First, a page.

Note that i actually do not endorse this.
For the most part i believe that switching to pinyin would not have any detrimental consequences. My reasoning for this is:
(A) for a long time many people in china were illiterate and did not have trouble communicating without resorting to characters.
(B) today in general speech people can have conversations without needing to resort to writing.
(C) i have converted many wikipedia articles to pinyin and asked native speakers to read them. The consensus is that doing so is slow, but the content is understandable.
We can argue against (a) by pointing out that many earlier dialects had more tones and a large phonetic inventory than modern mandarin. I am not qualified to give real judgements on this as i have little knowledge of how the frantic reforms of the twentieth century in particular went.
We can argue against (b) by pointing out that it is common to resort to characters in day to day life in order to disambiguate. The phrase 木子李 would either have no meaning, or become a more obscure old saying. In fact perhaps it wouldn't be needed at all. However, harbin's two lijiang streets, 莅江路 and 丽江路, would still need to be disambiguated and using meili de li no longer has any context.
We can argue against (c) by finding different content that is harder to understand. A classic example that is often referenced in this discussion is shī shì shí shī shǐ, the lion-eating poet in the stone den poem. I think this is a poor example, firstly because it is written in classical chinese and not mandarin with the deliberate goal of showing that romanisation systems designed for mandarin will face significant issues when they are used for classical chinese, and second because people generally don't speak like that.
It is cruel to get rid of an entire category of creativity from a language, but i think doing so does not actually make a strong argument against changing the writing system.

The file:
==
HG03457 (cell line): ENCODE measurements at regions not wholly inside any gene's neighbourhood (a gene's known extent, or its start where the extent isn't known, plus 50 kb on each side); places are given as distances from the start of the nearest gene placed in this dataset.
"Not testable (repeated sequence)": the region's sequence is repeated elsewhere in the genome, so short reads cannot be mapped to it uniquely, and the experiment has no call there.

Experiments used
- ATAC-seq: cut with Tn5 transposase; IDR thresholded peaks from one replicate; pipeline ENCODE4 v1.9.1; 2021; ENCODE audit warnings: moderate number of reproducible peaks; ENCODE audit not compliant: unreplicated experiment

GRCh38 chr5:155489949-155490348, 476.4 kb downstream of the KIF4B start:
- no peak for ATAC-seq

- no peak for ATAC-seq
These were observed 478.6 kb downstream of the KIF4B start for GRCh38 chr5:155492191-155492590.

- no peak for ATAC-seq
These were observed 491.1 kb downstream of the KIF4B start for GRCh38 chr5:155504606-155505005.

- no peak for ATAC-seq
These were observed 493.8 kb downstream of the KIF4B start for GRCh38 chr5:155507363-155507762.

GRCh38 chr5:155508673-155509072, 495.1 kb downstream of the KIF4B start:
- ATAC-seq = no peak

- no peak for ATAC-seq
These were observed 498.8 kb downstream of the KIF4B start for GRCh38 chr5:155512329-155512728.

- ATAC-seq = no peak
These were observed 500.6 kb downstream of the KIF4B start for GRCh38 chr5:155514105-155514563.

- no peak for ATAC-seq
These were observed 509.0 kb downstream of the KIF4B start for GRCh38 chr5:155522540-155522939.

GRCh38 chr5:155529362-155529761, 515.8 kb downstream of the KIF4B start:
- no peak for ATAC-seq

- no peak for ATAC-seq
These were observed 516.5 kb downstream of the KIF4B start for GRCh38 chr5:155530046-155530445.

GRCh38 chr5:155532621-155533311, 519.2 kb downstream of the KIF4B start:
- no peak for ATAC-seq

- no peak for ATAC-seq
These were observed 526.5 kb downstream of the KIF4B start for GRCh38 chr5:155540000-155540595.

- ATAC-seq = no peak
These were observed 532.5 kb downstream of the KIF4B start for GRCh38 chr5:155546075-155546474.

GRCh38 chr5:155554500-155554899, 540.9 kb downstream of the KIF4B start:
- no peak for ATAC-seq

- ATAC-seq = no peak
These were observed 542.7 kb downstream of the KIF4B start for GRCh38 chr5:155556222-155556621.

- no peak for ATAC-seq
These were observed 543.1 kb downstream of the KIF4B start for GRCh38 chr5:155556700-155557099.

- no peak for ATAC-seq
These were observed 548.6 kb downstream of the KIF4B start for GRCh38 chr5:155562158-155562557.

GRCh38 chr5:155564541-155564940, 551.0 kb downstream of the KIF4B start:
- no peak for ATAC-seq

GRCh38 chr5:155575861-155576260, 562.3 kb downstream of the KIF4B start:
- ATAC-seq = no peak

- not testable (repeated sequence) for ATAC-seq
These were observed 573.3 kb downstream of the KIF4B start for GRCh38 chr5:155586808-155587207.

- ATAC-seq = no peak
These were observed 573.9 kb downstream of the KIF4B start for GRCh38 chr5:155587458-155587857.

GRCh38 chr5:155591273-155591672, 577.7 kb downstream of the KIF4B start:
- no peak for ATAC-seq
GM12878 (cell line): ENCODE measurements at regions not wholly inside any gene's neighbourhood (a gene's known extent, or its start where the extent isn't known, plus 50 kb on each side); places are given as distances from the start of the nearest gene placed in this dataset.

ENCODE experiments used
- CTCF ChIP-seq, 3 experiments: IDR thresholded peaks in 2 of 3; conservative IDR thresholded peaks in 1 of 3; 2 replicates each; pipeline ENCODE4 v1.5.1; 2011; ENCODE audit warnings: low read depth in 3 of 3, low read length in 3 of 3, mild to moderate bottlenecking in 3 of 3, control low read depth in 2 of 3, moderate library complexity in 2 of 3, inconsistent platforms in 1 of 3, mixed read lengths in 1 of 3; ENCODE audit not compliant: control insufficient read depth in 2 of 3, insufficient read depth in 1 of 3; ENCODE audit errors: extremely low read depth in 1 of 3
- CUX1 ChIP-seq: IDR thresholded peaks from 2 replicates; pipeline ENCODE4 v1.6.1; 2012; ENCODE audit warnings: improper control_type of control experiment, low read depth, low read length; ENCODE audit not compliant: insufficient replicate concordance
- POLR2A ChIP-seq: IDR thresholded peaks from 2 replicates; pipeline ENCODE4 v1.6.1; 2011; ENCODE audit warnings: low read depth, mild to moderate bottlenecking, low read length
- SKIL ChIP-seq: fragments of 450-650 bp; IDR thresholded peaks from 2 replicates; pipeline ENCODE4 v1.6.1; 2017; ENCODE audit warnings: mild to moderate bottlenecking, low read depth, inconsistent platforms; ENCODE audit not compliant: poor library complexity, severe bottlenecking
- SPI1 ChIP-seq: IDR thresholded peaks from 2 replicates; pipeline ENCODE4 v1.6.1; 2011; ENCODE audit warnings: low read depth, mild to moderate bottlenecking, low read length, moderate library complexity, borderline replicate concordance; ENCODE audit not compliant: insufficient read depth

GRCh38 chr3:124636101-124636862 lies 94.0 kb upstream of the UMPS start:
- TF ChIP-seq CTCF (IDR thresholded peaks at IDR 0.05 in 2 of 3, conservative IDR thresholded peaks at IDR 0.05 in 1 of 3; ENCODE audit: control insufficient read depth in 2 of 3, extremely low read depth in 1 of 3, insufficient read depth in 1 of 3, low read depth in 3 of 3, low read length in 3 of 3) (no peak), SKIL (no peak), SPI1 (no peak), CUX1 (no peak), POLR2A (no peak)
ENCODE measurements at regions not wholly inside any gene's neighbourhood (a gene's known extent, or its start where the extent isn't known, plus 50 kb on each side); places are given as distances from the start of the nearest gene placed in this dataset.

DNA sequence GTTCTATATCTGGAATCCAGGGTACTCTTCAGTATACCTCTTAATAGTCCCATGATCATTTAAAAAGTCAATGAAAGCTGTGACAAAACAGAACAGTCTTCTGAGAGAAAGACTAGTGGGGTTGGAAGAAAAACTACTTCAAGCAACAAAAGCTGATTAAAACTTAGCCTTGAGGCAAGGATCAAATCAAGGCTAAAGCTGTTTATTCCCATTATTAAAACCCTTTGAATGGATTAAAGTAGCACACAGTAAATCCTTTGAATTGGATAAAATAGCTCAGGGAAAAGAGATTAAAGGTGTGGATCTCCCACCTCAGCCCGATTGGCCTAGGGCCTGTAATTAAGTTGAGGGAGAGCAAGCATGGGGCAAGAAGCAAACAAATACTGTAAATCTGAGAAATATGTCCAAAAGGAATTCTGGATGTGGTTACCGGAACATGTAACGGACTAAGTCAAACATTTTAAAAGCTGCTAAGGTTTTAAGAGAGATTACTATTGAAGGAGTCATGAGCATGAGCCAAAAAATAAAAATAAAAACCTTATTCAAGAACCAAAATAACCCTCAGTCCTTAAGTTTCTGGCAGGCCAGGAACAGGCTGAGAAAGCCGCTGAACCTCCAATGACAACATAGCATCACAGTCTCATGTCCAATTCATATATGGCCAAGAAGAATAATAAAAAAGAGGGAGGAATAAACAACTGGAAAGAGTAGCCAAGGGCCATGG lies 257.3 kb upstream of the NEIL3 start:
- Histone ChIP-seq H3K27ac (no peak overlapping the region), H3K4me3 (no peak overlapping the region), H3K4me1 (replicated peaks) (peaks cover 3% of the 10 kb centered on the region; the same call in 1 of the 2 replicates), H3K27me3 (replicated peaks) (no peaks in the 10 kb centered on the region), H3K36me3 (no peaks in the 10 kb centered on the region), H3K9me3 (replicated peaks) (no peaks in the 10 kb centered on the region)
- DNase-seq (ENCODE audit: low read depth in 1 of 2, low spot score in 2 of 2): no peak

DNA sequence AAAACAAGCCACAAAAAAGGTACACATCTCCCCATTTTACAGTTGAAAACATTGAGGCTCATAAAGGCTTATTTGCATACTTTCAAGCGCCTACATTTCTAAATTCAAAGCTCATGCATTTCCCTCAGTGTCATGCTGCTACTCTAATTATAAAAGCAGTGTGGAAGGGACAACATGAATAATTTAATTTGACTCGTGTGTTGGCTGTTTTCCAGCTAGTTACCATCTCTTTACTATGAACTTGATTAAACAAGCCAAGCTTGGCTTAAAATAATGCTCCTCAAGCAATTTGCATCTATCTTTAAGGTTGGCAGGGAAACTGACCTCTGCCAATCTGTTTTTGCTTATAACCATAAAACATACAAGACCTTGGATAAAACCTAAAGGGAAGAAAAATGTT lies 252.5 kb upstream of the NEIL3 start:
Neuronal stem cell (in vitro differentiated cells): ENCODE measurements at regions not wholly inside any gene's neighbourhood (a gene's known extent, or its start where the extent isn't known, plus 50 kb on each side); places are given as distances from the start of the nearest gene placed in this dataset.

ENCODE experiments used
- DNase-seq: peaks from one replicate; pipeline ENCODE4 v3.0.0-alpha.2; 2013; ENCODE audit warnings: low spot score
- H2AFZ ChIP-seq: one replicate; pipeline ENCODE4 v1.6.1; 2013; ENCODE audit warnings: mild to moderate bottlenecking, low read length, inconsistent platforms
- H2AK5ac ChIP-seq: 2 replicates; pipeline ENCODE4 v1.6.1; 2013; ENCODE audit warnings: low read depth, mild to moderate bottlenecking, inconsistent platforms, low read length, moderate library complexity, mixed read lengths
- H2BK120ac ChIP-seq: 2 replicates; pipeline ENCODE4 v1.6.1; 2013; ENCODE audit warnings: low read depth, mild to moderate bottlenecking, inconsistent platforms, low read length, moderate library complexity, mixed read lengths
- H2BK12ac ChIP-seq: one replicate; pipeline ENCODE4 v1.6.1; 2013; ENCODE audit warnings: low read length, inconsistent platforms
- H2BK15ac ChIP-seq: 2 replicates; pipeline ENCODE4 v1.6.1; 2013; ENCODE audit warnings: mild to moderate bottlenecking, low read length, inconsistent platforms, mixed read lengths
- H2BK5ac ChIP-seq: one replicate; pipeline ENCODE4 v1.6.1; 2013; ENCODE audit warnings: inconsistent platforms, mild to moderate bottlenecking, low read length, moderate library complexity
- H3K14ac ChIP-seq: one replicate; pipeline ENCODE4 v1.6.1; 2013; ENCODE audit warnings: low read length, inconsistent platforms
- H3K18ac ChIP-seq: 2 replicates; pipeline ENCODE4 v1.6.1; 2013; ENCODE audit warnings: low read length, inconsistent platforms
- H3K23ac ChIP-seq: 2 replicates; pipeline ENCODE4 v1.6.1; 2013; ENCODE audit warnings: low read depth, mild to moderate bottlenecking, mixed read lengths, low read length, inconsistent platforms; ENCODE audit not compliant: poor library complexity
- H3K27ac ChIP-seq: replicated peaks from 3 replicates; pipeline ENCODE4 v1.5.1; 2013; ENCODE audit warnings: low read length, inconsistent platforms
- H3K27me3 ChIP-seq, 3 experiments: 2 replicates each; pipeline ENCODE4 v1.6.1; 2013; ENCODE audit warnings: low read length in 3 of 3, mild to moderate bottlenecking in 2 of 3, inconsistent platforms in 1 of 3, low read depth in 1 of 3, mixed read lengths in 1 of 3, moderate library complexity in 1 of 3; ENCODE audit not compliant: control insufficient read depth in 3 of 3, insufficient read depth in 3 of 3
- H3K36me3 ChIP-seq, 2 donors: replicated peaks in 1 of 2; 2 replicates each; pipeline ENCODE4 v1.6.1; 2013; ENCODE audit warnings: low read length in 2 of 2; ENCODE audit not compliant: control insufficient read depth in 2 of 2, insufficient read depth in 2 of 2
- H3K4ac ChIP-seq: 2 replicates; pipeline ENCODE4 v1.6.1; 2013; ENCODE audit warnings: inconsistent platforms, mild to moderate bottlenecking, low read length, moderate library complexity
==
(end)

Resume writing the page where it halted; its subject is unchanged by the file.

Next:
More significant issues arise in more technical fields. I know that tin and selenium are both xī. That probably affects most people very little. I know i only have ever used the word selenium in discussions about learning the periodic table for fun. But it will affect some people in the domains where it matters.
I'm not alone in thinking that pinyin is the better system to use to teach beginner chinese learners. This is mostly because focusing on one area of comprehension at a time is a way better idea that making someone waste all their time up front learning a whole new way to write. But i also am not, at least in the twentieth century, alone in thinking that pinyin could theoretically be used instead of hanzi.
Would it severely damage the culture and art? Almost certainly, and for that reason i don't actually endorse the idea. But that shouldn't stop us imagining.
An interesting related article
Now another note: i was shown that 花 is flower, 生 is birth, and 花生 is peanut. But in pinyin, hua is flower, sheng is birth, and huasheng is peanut. I think this one seems much less unintuitive (forgive the double negative)? In english stud means nail, dent means hole, but student means a person who is learning. This doesn't trip people up, because we just see it as a different word. Frequently the characters in compound words make sense in chinese, but other times they seem dubious (牦牛 is one i've talked about before).
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